cars, lifting weights, playing bridge, and reading novels, and socializing with

family and friends.

Some are even competing in the Senior Olympics. Take, for example,

another remarkable centenarian, Marguerite Kuekelhan, born in August l897.

At age 105, she’s the world record holder (in her age class) for shotput! Last

July, at the Washington State Senior Games in Olympia, the 97-pound athlete

could be seen hurling a 6 1/2 pound metal ball 6 feet into the air

Her secret? “I think it’s the spirit within you,” she says crisply. Being 90 or

100 is no excuse for inactivity? “Heavens no! I try not to let age keep me down

at all.

This year I’m trying to break my record and make it better,” says 4-foot 10

inch dynamo, who hopes to beat her best practice throw at 7’6″.

Is all this fun? “No,” she groans. “The ball is very heavy; I’d rather bounce a

rubber ball.” In fact, she recently played exhibition basketball against the

Seattle Supersonics, warning the crowd: “Before I get started, I haven’t

dribbled in about 100 years!”

That’s for sure. A widow after 55 years of marriage, Marguerite lives alone

in a tidy apartment in an independent living facility in Olympia, does her own

cooking and cleaning, always uses the stairs, and does her leg and ankle

exercises each morning to maintain strength and balance for the shotput.

“And I still drive,” she says with pride, “though I’m giving that up when I

turn 106 this August. I just feel as if my reactions are not as quick as they

used to be. But I still see very very well and I hear well too–though I had to

get one of those things! [a hearing aid].

* * * * *

Genetic Booster Rockets

What in the world is going on here? A woman getting married at 99 and

starring in plays? Another shotputting and dribbling a basketball? What

Fountain are they drinking from?

“These centenarians,” notes Dr. Perls, “are blessed with what I call ‘genetic

booster rockets’, a built-in biological advantage which boosts them above the

norm. Anyone living to extreme old age has this genetic edge. They were

endowed with the ‘Rolls Royces’ of genes, what scientists call ‘super genes,”

which act as longevity insurance. These genes slow down aging and reduce the

risk of contracting diseases. Centenarians in our study who lived to 105 usually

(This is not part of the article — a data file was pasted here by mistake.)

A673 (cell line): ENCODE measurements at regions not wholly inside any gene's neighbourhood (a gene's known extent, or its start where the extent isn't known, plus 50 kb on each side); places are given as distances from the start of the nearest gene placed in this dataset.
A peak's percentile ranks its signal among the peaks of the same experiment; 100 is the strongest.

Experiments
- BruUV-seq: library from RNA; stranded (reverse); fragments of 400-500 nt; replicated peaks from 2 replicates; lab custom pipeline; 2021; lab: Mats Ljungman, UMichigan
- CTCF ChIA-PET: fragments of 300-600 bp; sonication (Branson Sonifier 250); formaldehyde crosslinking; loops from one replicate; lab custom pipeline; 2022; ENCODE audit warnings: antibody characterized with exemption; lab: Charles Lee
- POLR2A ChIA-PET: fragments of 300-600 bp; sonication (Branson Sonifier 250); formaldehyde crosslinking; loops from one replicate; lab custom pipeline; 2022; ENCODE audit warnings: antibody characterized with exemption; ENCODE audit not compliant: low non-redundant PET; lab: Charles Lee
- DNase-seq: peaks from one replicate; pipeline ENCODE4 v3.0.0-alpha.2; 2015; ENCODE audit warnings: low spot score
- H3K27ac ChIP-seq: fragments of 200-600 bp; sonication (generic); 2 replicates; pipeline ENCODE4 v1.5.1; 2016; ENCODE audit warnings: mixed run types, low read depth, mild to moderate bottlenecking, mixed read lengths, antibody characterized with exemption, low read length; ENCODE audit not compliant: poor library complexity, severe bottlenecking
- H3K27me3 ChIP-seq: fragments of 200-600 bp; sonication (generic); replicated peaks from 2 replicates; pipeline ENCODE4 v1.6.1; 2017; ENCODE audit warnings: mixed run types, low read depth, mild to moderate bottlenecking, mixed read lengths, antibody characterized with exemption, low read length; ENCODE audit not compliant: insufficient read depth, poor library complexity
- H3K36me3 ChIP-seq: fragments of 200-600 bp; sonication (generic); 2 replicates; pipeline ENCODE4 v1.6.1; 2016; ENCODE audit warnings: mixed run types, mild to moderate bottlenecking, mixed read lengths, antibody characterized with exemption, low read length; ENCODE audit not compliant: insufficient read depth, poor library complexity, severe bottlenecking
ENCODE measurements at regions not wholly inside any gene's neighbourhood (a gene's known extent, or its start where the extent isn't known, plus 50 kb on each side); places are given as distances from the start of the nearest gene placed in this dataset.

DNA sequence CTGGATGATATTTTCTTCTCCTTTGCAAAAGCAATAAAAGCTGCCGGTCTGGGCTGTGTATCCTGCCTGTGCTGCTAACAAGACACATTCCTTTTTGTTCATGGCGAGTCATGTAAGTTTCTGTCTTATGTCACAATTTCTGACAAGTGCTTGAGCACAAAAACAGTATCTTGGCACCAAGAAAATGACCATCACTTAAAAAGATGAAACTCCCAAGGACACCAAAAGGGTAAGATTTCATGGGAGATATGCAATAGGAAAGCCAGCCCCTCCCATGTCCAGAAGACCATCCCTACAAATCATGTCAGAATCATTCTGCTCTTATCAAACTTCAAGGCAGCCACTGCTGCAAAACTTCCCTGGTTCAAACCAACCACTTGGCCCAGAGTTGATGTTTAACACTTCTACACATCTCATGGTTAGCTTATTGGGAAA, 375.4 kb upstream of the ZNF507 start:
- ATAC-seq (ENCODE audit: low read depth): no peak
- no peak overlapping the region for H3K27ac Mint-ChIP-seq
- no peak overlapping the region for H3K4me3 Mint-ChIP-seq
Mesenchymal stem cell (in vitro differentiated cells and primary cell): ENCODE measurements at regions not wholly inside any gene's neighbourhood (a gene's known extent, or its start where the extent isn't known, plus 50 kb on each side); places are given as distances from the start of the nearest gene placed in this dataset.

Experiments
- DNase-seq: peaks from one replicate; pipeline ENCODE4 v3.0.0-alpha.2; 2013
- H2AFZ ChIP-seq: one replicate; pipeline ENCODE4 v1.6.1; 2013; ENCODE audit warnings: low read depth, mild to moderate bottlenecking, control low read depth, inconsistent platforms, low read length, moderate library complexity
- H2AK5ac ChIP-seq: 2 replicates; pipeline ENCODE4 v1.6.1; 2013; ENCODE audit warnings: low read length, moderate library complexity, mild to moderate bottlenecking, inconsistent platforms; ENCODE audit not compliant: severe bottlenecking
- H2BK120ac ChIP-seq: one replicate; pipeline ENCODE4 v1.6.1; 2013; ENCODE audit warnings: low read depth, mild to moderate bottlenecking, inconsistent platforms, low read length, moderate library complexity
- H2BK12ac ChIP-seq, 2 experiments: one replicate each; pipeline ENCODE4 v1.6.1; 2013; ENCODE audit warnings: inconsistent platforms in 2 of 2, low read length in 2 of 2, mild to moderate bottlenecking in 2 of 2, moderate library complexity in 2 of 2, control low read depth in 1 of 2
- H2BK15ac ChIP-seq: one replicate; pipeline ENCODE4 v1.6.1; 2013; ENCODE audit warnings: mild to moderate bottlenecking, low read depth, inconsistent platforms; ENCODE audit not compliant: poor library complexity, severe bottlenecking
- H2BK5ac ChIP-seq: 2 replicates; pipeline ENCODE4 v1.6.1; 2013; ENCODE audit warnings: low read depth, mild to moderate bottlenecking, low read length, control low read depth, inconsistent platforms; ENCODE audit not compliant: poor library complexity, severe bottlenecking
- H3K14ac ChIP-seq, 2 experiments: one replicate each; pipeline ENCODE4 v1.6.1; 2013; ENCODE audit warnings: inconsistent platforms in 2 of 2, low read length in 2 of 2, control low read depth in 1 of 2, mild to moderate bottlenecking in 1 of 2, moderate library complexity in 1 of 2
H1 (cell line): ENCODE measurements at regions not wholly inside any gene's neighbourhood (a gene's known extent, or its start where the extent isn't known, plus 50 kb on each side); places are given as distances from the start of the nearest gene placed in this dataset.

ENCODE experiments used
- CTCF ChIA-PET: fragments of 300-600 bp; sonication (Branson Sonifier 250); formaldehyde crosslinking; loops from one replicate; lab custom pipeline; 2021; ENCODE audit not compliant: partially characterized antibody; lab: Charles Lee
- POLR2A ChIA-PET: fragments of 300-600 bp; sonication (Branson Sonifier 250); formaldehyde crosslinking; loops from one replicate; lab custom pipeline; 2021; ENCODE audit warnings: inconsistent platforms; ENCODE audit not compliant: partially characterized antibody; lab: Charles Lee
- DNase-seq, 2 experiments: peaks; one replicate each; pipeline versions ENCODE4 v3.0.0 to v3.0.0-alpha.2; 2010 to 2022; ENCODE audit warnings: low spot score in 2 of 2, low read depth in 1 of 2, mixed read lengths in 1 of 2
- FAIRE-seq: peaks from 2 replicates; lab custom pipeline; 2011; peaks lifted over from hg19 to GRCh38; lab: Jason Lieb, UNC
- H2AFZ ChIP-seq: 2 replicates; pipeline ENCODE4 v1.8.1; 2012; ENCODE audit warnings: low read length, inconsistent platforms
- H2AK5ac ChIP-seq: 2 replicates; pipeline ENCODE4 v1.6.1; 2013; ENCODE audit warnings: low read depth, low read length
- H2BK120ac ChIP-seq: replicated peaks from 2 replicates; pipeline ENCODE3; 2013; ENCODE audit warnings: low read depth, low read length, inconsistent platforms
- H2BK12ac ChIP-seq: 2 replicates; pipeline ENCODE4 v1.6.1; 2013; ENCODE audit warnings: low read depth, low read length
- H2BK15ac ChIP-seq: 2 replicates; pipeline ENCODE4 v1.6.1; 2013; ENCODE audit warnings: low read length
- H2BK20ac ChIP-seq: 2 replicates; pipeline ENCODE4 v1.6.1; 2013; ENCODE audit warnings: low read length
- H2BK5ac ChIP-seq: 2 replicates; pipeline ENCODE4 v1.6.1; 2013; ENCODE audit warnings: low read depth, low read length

died of pneumonia, or even a household accident–having never developed any

chronic disease of aging. For sure, extreme old age runs in families.”

Both Helen and Marguerite’s parents lived into their 80’s, with close

relatives of both topping 102.

Even with average genes, however, it’s possible to extend longevity more

than ever before, says Dr. Perls: “Not long ago, 85 was considered ancient.

Now it’s relatively easy to achieve that age if you play your cards right. It all

boils down to four simple things: not smoking, maintaining a healthy diet,

strength training, and avoiding excessive sun exposure and alcohol. Those are

the biggies.”

One such example is the nation’s oldest man, 113-year-old Fred Hale, born

in New Sharon, Maine on December 1, l890, when Benjamin Harrison was

President.

Up until age 107, the retired railway clerk lived alone in a three-story

farmhouse in Maine, traipsing up and down stairs, shoveling snow off the roof,

chopping wood, hunting, fishing, mowing grass, gardening, and beekeeping–

producing his own honey and bee pollen, a lifelong passion.

He was still driving his own car, making him the oldest American ever to

hold a driver’s license according to the Guinness Book of Records.

At 113, Hale is in a special class unto himself, considered a “super-

centenarian,” defined as anyone living 110 or longer. There is one super-

centenarian per million in the population, a total of 260 in the U.S. today. “We

don’t yet know what sets these people apart,” says Dr. Perls. “They have no

major illnesses, and even their hearing and vision don’t usually deteriorate